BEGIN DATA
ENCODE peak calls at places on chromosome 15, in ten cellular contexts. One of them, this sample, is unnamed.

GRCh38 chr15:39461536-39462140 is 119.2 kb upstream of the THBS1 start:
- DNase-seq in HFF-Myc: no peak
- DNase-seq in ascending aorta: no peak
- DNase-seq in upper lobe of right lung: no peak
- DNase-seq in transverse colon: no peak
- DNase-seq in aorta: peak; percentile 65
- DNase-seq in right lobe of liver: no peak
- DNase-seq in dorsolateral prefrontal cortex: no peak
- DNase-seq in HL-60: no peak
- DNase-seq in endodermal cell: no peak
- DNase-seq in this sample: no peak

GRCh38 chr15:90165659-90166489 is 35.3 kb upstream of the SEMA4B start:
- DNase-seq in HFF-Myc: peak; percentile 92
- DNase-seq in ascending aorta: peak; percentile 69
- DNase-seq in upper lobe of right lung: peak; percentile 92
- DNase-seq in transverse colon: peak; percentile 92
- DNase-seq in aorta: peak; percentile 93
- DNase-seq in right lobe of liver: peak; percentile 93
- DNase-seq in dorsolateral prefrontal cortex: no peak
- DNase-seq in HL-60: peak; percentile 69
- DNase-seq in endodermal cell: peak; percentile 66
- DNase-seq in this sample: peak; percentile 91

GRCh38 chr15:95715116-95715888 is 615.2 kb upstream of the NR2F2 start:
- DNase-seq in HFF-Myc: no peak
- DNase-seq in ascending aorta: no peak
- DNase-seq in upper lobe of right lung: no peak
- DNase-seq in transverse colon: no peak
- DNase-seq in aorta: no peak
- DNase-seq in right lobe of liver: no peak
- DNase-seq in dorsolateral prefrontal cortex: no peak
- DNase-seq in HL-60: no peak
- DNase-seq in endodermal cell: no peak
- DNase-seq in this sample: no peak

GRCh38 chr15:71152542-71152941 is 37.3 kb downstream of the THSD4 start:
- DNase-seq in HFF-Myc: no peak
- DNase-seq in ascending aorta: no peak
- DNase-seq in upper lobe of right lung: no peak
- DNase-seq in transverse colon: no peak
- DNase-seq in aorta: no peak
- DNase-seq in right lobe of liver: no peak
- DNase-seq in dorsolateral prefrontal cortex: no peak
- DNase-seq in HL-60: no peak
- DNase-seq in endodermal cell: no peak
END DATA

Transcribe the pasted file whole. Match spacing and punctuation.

ENCODE peak calls at places on chromosome 15, in ten cellular contexts. One of them, this sample, is unnamed.

GRCh38 chr15:39461536-39462140 is 119.2 kb upstream of the THBS1 start:
- DNase-seq in HFF-Myc: no peak
- DNase-seq in ascending aorta: no peak
- DNase-seq in upper lobe of right lung: no peak
- DNase-seq in transverse colon: no peak
- DNase-seq in aorta: peak; percentile 65
- DNase-seq in right lobe of liver: no peak
- DNase-seq in dorsolateral prefrontal cortex: no peak
- DNase-seq in HL-60: no peak
- DNase-seq in endodermal cell: no peak
- DNase-seq in this sample: no peak

GRCh38 chr15:90165659-90166489 is 35.3 kb upstream of the SEMA4B start:
- DNase-seq in HFF-Myc: peak; percentile 92
- DNase-seq in ascending aorta: peak; percentile 69
- DNase-seq in upper lobe of right lung: peak; percentile 92
- DNase-seq in transverse colon: peak; percentile 92
- DNase-seq in aorta: peak; percentile 93
- DNase-seq in right lobe of liver: peak; percentile 93
- DNase-seq in dorsolateral prefrontal cortex: no peak
- DNase-seq in HL-60: peak; percentile 69
- DNase-seq in endodermal cell: peak; percentile 66
- DNase-seq in this sample: peak; percentile 91

GRCh38 chr15:95715116-95715888 is 615.2 kb upstream of the NR2F2 start:
- DNase-seq in HFF-Myc: no peak
- DNase-seq in ascending aorta: no peak
- DNase-seq in upper lobe of right lung: no peak
- DNase-seq in transverse colon: no peak
- DNase-seq in aorta: no peak
- DNase-seq in right lobe of liver: no peak
- DNase-seq in dorsolateral prefrontal cortex: no peak
- DNase-seq in HL-60: no peak
- DNase-seq in endodermal cell: no peak
- DNase-seq in this sample: no peak

GRCh38 chr15:71152542-71152941 is 37.3 kb downstream of the THSD4 start:
- DNase-seq in HFF-Myc: no peak
- DNase-seq in ascending aorta: no peak
- DNase-seq in upper lobe of right lung: no peak
- DNase-seq in transverse colon: no peak
- DNase-seq in aorta: no peak
- DNase-seq in right lobe of liver: no peak
- DNase-seq in dorsolateral prefrontal cortex: no peak
- DNase-seq in HL-60: no peak
- DNase-seq in endodermal cell: no peak